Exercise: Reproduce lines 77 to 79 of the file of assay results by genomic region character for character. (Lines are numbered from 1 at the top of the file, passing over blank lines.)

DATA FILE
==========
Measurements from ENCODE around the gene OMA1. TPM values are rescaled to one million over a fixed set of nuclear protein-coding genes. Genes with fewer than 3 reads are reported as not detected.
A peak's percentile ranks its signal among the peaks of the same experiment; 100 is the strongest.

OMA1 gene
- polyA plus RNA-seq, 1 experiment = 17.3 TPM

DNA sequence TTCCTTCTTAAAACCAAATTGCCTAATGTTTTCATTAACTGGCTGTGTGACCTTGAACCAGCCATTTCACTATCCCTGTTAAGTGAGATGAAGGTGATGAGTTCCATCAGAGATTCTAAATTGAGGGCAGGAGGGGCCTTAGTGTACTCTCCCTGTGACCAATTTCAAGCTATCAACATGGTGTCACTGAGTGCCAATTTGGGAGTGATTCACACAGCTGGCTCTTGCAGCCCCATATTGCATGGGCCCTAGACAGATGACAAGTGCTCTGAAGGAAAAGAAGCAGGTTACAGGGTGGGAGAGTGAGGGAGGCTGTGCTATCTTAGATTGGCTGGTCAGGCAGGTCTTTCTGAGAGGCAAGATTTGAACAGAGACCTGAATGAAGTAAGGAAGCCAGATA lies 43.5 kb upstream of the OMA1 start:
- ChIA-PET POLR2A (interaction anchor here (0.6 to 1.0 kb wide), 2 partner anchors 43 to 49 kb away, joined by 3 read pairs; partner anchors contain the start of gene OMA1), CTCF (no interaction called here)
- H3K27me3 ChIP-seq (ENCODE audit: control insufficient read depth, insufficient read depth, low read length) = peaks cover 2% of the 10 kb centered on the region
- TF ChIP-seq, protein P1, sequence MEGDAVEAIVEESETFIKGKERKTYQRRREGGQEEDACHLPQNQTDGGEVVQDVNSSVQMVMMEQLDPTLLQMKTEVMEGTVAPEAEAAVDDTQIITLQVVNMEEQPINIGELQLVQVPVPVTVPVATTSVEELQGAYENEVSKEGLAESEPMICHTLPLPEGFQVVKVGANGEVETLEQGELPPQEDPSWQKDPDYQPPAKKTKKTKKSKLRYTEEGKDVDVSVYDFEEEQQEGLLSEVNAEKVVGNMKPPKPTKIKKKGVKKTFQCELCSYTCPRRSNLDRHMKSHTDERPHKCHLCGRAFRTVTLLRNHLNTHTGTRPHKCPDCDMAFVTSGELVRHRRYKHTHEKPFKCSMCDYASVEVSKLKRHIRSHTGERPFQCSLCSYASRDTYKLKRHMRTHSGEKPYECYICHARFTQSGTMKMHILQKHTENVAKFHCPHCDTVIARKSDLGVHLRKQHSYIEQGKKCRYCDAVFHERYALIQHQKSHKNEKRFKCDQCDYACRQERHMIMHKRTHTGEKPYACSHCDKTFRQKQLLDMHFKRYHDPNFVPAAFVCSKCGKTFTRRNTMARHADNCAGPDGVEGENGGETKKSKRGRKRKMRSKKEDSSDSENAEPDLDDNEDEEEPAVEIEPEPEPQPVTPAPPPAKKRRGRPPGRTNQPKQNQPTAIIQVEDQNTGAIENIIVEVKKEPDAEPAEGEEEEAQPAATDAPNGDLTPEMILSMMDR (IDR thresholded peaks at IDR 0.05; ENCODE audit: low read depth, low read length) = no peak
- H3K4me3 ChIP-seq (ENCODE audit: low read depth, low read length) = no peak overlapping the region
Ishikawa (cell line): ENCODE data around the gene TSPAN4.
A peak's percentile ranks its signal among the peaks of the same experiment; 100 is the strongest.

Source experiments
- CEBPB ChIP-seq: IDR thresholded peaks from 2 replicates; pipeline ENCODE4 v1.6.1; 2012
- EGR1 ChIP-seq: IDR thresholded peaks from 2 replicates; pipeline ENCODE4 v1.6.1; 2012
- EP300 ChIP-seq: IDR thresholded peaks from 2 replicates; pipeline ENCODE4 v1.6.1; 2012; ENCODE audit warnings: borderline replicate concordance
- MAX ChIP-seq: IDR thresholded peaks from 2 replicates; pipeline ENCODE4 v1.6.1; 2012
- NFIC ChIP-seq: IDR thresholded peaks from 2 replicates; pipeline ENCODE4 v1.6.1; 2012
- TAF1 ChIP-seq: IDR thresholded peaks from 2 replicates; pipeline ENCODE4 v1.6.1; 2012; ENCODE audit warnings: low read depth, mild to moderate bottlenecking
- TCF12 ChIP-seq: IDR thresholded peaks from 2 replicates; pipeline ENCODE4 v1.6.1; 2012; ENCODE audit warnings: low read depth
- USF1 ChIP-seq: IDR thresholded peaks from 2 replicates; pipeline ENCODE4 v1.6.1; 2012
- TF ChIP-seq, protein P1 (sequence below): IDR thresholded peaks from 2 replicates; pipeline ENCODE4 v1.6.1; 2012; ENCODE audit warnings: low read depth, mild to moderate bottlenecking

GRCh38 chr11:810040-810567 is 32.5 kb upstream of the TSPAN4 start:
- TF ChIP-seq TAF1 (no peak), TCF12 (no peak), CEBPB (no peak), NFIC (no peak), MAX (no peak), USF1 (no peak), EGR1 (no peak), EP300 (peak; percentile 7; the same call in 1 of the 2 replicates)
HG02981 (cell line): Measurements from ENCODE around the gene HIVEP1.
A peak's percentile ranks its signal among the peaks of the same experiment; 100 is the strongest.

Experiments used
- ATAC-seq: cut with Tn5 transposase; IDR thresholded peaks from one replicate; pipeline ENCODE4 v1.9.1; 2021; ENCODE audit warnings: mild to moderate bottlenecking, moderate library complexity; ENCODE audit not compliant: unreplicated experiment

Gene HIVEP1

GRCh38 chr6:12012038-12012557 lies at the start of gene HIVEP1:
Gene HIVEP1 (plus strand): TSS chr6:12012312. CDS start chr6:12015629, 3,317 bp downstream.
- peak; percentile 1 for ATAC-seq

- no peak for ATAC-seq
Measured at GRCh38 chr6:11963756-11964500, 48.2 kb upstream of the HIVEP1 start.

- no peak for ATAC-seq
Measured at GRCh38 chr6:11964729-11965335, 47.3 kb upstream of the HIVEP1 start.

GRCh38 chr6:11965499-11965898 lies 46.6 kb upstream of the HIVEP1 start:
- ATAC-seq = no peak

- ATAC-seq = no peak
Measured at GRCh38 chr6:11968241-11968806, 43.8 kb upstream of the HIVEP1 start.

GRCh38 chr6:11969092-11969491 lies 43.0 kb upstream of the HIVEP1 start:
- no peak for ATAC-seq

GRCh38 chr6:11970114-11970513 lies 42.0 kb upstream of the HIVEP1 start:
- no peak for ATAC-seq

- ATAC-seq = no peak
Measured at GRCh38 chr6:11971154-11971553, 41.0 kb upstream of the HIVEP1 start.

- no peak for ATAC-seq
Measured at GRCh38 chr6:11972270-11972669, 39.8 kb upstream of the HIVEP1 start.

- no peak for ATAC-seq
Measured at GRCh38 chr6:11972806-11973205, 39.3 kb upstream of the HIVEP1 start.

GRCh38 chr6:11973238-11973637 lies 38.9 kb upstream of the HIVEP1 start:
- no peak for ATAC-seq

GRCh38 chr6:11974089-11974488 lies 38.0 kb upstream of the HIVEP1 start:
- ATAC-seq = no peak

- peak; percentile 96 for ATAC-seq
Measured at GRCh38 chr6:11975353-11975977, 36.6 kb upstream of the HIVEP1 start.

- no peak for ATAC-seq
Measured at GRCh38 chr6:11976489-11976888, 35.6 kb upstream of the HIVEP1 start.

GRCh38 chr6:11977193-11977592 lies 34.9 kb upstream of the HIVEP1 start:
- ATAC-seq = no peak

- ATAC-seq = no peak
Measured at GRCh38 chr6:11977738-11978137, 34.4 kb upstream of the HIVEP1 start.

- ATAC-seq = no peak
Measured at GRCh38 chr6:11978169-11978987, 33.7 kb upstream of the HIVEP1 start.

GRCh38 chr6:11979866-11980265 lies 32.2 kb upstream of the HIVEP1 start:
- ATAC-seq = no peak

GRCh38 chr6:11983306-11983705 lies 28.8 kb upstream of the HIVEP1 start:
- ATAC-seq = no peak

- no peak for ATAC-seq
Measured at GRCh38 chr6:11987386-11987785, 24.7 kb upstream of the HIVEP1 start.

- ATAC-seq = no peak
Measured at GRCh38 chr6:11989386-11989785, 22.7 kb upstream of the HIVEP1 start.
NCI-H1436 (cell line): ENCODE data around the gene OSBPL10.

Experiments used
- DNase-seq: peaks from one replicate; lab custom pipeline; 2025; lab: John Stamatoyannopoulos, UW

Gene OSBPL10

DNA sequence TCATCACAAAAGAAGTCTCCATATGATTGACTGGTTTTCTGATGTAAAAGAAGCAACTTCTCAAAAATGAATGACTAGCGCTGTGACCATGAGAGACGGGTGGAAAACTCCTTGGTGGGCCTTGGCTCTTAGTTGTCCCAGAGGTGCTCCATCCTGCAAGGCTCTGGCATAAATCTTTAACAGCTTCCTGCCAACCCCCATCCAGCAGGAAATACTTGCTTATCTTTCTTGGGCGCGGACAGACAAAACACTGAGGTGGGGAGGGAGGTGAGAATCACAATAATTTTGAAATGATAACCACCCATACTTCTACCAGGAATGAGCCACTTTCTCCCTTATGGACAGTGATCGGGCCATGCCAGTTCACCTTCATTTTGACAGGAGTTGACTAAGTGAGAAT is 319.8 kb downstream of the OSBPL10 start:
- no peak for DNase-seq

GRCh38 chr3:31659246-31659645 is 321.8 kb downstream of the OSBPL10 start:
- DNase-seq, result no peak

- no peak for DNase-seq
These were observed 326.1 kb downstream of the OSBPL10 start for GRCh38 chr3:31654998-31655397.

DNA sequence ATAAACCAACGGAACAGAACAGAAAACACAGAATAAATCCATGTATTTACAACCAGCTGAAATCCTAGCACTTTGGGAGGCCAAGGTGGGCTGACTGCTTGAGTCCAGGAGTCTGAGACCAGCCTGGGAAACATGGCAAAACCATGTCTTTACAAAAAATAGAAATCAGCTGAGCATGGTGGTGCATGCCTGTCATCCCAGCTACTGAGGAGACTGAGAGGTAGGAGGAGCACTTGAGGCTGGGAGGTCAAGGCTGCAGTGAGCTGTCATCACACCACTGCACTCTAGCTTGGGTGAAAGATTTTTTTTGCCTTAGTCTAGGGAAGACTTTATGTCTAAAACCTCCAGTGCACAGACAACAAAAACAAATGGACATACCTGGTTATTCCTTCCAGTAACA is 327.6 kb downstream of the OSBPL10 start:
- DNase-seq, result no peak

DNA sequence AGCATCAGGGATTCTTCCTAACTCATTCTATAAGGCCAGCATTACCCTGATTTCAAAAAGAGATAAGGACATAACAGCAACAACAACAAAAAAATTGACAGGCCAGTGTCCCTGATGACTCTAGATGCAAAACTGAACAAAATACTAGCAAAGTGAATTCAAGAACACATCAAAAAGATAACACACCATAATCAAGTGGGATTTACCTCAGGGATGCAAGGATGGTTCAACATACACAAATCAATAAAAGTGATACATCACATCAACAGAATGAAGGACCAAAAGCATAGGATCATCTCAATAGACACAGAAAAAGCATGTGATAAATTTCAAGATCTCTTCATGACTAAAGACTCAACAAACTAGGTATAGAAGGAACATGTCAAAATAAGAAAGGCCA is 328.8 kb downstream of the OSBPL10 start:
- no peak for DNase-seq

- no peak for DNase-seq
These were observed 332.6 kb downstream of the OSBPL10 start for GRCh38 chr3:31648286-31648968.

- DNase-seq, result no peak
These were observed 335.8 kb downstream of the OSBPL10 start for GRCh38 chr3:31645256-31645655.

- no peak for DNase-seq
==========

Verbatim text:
- no peak for DNase-seq

GRCh38 chr3:31659246-31659645 is 321.8 kb downstream of the OSBPL10 start:
- DNase-seq, result no peak